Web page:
To reduce the impact of attendees’ travel, the main factor in an event’s emissions, 47% of the festivals surveyed have set up private shuttles, and 27% have partnered with a public transport service.

    In addition, our results show that 34% of events are taking a proactive stance by partnering with carbon neutrality initiatives:

    • The use of reusable water bottles.
    • Waste collection and recycling.
    • The installation of dry toilets.
    • Eco-responsible communication (recycled or eco-labelled paper, vegetable-based inks).
    • Food stalls offering local and plant-based products.
    • Solar-powered sound and stage lighting systems.
    • The installation of marine nets to retain waste in the water.


    2023 marked a significant transformation in the European events sector, demonstrating strategic adaptation in an ever-changing environment.

    Organisers have readjusted ticket prices in response to inflation, while festivalgoers have opted for more premium consumption, particularly regarding the drinks. This trend has contributed to a general increase in the average festivalgoer basket.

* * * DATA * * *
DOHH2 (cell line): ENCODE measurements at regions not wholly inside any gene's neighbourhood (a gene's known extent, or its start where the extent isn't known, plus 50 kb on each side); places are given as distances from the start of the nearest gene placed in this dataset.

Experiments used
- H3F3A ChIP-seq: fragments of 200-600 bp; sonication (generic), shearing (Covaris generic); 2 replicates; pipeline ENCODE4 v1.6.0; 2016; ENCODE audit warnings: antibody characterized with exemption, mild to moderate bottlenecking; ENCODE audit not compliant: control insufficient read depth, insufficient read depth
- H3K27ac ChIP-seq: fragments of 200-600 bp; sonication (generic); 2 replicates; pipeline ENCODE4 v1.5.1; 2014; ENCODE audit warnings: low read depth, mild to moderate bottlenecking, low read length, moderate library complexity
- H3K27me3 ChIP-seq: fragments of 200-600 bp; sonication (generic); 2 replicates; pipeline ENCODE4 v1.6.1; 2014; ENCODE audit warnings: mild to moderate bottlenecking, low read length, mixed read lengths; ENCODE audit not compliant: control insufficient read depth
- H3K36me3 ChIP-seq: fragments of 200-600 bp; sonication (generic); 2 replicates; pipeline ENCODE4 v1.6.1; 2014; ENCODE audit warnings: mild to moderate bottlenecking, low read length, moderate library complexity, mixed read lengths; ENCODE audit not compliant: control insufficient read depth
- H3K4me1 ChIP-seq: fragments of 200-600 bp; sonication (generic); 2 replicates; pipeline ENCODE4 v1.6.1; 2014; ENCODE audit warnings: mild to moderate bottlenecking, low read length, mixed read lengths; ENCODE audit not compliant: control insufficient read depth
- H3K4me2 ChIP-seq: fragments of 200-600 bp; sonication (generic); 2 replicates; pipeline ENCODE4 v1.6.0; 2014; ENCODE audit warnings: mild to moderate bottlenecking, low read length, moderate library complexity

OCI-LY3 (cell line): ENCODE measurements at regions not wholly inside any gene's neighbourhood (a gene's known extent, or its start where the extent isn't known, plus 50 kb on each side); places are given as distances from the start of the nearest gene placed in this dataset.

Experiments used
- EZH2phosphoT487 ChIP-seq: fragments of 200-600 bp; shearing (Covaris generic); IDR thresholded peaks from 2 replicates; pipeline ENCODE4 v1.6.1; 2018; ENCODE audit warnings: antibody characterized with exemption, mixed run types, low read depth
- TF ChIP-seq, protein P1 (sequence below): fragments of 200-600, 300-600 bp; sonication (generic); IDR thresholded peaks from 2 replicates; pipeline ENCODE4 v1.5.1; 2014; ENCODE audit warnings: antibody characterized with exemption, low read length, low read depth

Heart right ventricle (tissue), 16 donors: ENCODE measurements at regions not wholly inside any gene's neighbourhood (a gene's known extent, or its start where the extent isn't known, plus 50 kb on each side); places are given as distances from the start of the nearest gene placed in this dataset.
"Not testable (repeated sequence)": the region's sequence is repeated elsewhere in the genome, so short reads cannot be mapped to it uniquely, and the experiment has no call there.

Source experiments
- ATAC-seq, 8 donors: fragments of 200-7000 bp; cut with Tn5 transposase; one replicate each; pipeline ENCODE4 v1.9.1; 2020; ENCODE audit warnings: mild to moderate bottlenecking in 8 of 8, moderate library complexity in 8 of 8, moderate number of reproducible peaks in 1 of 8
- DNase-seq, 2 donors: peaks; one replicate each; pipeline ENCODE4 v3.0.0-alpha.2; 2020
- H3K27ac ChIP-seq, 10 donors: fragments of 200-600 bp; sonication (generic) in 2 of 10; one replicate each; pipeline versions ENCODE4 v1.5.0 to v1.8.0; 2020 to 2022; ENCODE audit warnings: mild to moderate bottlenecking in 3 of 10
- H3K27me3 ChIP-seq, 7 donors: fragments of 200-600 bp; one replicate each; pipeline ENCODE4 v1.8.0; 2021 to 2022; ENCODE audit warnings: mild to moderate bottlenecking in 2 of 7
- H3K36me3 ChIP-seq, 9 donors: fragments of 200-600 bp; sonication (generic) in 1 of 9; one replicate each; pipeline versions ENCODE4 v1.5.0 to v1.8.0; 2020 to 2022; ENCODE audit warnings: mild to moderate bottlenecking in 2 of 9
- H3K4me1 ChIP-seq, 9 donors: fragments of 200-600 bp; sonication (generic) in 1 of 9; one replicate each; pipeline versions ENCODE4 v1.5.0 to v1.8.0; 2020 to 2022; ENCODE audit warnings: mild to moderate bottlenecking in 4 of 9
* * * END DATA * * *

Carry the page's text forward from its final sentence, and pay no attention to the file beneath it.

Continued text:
Cashless is a powerful driver of digitalisation for events, encouraging technological innovation and the adoption of new uses. It creates new opportunities for organisers, including:

    • The introduction of innovative solutions such as “click & collect”, significantly improving the attendee experience.
    • The development of new partnerships around new points of contact (online account, mobile app & cashless wristbands and cards).
    • The ability to collect detailed data to target its audiences more precisely.

    The festivals have demonstrated their environmental commitment, notably by offering eco-responsible transport and carbon-neutral initiatives. These efforts point to a promising trend, paving the way for broader collaboration within the events industry to generate a profound and lasting environmental impact.

    To respond to these new trends and consumer habits, we advise event organisers to constantly adapt their offers and continue to enhance them (mobile app, premium drinks offer, environmental commitments, etc.).

    It is important to note that these analyses are based on specific data and may not universally apply to all contexts or events. They should be a starting point for deeper understanding and informed decision-making.

    Gathering and carefully analysing data from your own event enables you to assess the extent to which these results hold true for your specific audience. You can, for example, explore in detail the data collected on your Weezevent account through the ticketing, access control, cashless and e-mailing tools at your disposal.

    Would you like advice on collecting and using your attendees’ data? Contact our team of experts!